Jim Voronin is known for his big lifts and his enormous neck. One of those things hasn’t changed through the years: his neck, which once measured more than 25 inches, is still 21 inches around.

But Voronin’s life looks much different today than it did when he started powerlifting back in 1983. Currently a high school assistant principal, Voronin mainly lifts lighter weights and does cardio simply to maintain his health. He doesn’t do much coaching or heavy lifting anymore. Back in the '80s and '90s when he was competing, however, Voronin participated in some of the biggest competitions around the world, from the United States to England to South Africa and beyond.

The world of powerlifting also looks different today than it did back then. In a recent conversation Voronin recalled, “Back then, it was much different. You had to make phone calls to gyms, read about meets in Powerlifting USA, meet people at meets, and network to find training partners.”

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Though times were different, the culture helped Voronin become a successful powerlifter and strongman competitor. The highlights of his powerlifting career include totaling 2292 pounds at the 1999 APF Senior Nationals in Daytona, Florida. He also enjoyed competing internationally in South Africa. In addition to reaching those milestone lifts, he also was proud of the fact that they were performed on a world stage, against world-class competition, to world standards, after traveling.

Voronin’s powerlifting journey started after, as a spectator, he attended the 1979 World's Strongest Man competition and watched Bill Kazmaier and Don Reinholdt. From there, he began looking up to other lifters like Mike Webster and started getting involved with powerlifting as a sport in 1983. His first official meet was the ADFPA qualifying meet in Texas in 1985.

Aside from the lifters, Voronin looked up to early in his powerlifting days, there were plenty of other individuals who impacted his journey. Voronin recalled, “After doing my own thing training-wise for about four years and not going anywhere, I met a fellow lifter named Scott Warman in 1989. He invited me to come train with him, and it was Scott’s knowledge and input that made the difference. It also was Scott that suggested I adopt the reverse grip bench after I tore my pec while training for the 1997 WPC World Championships in South Africa. After about two years using a reverse grip, my bench not only came back but actually went up. Scott and I trained together for ten years.”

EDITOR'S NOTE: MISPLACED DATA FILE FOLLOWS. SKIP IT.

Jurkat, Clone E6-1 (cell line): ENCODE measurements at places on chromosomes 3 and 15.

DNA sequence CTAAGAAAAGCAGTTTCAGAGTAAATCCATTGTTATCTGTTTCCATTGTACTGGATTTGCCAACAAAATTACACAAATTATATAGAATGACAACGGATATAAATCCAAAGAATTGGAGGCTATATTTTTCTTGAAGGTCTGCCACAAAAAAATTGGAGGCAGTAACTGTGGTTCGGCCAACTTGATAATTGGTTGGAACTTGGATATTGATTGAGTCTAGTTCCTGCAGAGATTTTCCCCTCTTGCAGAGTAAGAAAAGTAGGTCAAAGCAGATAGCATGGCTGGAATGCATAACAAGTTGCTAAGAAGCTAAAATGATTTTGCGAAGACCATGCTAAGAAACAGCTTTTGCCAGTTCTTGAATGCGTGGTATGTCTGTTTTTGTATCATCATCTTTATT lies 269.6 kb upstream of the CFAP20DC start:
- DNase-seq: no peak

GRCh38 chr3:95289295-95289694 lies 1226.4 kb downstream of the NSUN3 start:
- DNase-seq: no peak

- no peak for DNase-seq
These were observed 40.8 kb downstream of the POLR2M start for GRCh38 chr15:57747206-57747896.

chuck v XPCs

Voronin also trained with lifters who demonstrated great intensity and noted that Chuck Vogelpohl was one of the craziest, most intense lifters he ever saw compete. He said, “Chuck was one of the nicest most down to earth guys to talk to, but when it came to lifting it was all business. He could flip a switch like nobody else.”

All of those individuals and more contributed to Voronin’s own intensity and success in the lifting world, but of course, the actual training was the most essential part of the equation. Voronin’s training started off in the late '80s. Back then, he was doing mostly linear progression style training and did basically whatever he felt like doing. Then he switched to progressive overload style training. He also picked up some tactics from the Westside VHS tapes and implemented those into his training in the mid-'90s.

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Though he doesn’t train with the same intensity anymore, Voronin still has a finger on the pulse of the powerlifting world. He doesn’t necessarily like what he sees, though, describing today’s lifters as unappreciative of how easy it is to get information and knowledge nowadays, social media being one of the contributing factors to that culture. Voronin acknowledges that, while online platforms do offer access to a lot of information and networking opportunities, they also introduce a lot of negative factors into the process and often hurt things.

Overall, he said that he misses the old school days of lifting. And maybe today’s lifters who look back on Voronin and his contemporaries will pick up a thing or two, just as Voronin did back in the early days of his own lifting career. 

Best Competition Lifts

Squat: 924 pounds
Bench press: 700 pounds and 600 pounds (reverse grip)
Deadlift: 755 pounds
Total: 2292 pounds